923

    Sarah G. Phillips

  • International affairs

    Iran’s policy towards the Houthis in Yemen: a limited return on a modest investment

    For years, mounting instability had led many to predict the imminent collapse of Yemen. These forecasts became reality in 2014 as the country spiralled into civil war. The conflict pits an alliance of the Houthis, a northern socio-political movement that had been fighting the central government since 2004, alongside troops loyal to a former president, Ali Abdullah Saleh, against supporters and allies of the government overthrown by the Houthis in early 2015. The war became regionalized in March 2015 when a Saudi Arabia-led coalition of ten mostly Arab states launched a campaign of air strikes against the Houthis. According to Saudi Arabia, the Houthis are an Iranian proxy; they therefore frame the war as an effort to counter Iranian influence. This article will argue, however, that the Houthis are not Iranian proxies; Tehran’s influence in Yemen is marginal. Iran’s support for the Houthis has increased in recent years, but it remains low and is far from enough to significantly impact the balance of internal forces in Yemen. Looking ahead, it is unlikely that Iran will emerge as an important player in Yemeni affairs. Iran’s interests in Yemen are limited, while the constraints on its ability to project power in the country are unlikely to be lifted. Tehran saw with the rise of the Houthis a low cost opportunity to gain some leverage in Yemen. It is unwilling, however, to invest larger amounts of resources. There is, as a result, only limited potential for Iran to further penetrate Yemen.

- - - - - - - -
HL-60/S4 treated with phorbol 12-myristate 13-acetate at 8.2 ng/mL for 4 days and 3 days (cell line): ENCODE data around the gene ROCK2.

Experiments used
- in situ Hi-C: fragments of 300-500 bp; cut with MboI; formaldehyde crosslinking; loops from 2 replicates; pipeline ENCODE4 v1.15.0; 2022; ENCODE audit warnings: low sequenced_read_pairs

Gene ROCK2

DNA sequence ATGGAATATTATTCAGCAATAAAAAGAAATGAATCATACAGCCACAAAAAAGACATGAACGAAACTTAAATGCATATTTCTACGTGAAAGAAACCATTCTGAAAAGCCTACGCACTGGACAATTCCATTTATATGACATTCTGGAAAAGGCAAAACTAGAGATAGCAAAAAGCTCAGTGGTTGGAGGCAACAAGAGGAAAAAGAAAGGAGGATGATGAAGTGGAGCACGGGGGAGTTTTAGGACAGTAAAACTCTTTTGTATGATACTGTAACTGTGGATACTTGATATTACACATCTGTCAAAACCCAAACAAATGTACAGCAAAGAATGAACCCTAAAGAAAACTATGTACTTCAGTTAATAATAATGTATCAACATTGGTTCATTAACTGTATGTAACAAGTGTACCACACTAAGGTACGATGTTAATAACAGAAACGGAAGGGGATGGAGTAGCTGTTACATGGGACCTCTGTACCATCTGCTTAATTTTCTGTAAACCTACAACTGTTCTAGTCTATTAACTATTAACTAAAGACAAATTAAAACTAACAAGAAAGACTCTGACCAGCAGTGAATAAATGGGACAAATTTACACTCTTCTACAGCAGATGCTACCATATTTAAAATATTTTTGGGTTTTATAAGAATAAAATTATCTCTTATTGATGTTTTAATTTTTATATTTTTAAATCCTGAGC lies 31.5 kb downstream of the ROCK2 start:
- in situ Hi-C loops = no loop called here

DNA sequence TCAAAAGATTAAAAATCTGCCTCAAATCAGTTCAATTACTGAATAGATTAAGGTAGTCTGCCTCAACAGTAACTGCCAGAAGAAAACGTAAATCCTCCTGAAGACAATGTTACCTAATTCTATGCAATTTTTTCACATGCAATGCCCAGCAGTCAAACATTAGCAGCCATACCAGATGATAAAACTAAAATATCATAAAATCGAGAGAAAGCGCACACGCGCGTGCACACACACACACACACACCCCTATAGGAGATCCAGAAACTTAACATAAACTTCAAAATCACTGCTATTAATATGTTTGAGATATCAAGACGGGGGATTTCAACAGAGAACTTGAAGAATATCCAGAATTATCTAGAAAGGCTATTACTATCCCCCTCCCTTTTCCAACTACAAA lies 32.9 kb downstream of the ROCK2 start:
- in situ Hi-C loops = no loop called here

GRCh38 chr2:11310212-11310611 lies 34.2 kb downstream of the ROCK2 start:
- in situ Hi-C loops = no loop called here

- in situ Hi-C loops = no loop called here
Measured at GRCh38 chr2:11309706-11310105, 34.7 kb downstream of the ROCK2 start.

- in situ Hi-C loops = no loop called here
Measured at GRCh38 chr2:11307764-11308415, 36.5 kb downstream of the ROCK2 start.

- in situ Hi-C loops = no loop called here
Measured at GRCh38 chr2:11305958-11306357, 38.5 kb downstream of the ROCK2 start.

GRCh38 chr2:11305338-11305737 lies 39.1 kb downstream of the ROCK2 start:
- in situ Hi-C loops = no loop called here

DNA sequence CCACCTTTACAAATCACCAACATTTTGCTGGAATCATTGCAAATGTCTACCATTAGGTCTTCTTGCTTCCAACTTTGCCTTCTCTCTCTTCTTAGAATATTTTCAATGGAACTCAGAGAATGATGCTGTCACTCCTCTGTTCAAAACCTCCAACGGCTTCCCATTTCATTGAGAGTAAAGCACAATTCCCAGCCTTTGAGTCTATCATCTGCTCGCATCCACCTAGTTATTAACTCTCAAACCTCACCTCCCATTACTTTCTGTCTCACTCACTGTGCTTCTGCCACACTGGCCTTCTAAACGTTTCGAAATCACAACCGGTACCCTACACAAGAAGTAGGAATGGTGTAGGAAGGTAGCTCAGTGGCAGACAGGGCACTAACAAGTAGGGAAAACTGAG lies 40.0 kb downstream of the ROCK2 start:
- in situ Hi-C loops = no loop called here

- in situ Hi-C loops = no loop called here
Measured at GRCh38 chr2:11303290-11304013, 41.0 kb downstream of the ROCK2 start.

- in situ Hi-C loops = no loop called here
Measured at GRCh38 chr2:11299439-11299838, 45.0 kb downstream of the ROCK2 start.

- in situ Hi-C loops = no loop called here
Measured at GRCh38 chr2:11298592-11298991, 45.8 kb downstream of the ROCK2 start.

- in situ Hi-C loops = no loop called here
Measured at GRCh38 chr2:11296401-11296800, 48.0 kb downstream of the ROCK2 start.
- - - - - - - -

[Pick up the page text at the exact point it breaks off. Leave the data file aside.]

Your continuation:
923

    Thomas Juneau

  • International affairs

    The Egyptian Muslim Brotherhood and the South Sudan question: reconsidering moderation